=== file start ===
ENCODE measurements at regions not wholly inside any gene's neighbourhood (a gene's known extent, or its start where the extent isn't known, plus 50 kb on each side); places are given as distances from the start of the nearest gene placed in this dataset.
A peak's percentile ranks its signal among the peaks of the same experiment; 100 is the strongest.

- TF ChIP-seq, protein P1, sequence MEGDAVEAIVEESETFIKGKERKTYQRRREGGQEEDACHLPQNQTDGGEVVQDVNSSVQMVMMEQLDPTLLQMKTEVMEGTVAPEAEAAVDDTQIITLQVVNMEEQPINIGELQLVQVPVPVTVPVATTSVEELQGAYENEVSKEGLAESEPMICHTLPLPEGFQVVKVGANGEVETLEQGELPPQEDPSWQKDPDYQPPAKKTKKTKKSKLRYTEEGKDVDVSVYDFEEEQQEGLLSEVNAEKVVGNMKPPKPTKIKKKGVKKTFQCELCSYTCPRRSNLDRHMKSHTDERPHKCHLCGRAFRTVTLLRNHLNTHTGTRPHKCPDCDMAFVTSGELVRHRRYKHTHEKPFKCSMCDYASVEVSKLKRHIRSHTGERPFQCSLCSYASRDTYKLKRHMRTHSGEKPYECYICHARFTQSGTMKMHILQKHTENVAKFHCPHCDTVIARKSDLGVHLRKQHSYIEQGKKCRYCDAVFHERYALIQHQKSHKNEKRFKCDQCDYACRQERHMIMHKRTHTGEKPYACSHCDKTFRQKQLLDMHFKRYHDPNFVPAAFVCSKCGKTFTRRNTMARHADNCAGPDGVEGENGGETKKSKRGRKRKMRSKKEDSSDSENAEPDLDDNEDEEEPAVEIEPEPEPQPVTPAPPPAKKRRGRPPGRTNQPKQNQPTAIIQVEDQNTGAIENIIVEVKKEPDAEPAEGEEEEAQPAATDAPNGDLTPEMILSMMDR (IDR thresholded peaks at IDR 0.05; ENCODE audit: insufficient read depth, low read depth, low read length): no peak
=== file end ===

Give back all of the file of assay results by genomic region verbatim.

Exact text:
ENCODE measurements at regions not wholly inside any gene's neighbourhood (a gene's known extent, or its start where the extent isn't known, plus 50 kb on each side); places are given as distances from the start of the nearest gene placed in this dataset.
A peak's percentile ranks its signal among the peaks of the same experiment; 100 is the strongest.

- TF ChIP-seq, protein P1, sequence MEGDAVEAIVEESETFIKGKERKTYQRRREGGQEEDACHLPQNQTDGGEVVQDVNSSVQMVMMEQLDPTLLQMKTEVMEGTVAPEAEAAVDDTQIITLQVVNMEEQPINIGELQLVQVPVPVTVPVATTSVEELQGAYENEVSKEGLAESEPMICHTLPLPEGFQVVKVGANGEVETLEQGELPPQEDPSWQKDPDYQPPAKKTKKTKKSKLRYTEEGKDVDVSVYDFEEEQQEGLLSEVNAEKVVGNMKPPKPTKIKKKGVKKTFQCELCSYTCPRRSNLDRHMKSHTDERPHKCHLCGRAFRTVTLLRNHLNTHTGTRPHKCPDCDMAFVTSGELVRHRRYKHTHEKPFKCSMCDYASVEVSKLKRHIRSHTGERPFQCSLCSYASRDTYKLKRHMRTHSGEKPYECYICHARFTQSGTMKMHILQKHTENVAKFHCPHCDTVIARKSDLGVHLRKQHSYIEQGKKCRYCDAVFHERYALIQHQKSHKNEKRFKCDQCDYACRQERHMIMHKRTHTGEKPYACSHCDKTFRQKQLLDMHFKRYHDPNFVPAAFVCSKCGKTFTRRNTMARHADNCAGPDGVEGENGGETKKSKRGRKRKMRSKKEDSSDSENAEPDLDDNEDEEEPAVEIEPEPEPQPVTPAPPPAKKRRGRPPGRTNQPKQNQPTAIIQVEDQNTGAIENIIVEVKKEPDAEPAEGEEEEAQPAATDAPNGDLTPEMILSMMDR (IDR thresholded peaks at IDR 0.05; ENCODE audit: insufficient read depth, low read depth, low read length): no peak